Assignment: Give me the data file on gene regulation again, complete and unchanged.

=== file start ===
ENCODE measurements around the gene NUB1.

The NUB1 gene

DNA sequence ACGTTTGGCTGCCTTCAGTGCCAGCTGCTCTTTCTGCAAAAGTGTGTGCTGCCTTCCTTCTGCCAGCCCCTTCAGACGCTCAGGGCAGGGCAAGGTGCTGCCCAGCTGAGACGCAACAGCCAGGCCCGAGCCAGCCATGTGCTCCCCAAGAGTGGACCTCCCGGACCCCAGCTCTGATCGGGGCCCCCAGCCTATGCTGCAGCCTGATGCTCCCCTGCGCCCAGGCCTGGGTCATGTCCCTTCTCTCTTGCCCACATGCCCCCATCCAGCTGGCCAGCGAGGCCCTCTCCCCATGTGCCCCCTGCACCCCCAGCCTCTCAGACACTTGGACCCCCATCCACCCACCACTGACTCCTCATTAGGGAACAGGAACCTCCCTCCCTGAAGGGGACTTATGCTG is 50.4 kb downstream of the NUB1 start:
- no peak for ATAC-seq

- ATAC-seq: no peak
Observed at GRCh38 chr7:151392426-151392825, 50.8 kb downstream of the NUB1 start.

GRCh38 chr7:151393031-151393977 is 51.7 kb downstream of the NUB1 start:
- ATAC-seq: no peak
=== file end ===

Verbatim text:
ENCODE measurements around the gene NUB1.

The NUB1 gene

DNA sequence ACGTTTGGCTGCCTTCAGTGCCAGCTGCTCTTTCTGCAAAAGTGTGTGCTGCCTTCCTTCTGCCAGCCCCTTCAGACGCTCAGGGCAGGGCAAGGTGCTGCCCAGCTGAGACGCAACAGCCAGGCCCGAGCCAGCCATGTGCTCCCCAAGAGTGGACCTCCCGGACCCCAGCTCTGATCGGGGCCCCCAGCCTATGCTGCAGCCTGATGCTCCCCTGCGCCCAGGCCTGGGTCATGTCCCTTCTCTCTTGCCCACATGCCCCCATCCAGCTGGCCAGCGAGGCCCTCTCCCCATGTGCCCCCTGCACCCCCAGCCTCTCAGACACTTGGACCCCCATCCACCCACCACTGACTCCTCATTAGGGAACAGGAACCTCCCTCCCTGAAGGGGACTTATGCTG is 50.4 kb downstream of the NUB1 start:
- no peak for ATAC-seq

- ATAC-seq: no peak
Observed at GRCh38 chr7:151392426-151392825, 50.8 kb downstream of the NUB1 start.

GRCh38 chr7:151393031-151393977 is 51.7 kb downstream of the NUB1 start:
- ATAC-seq: no peak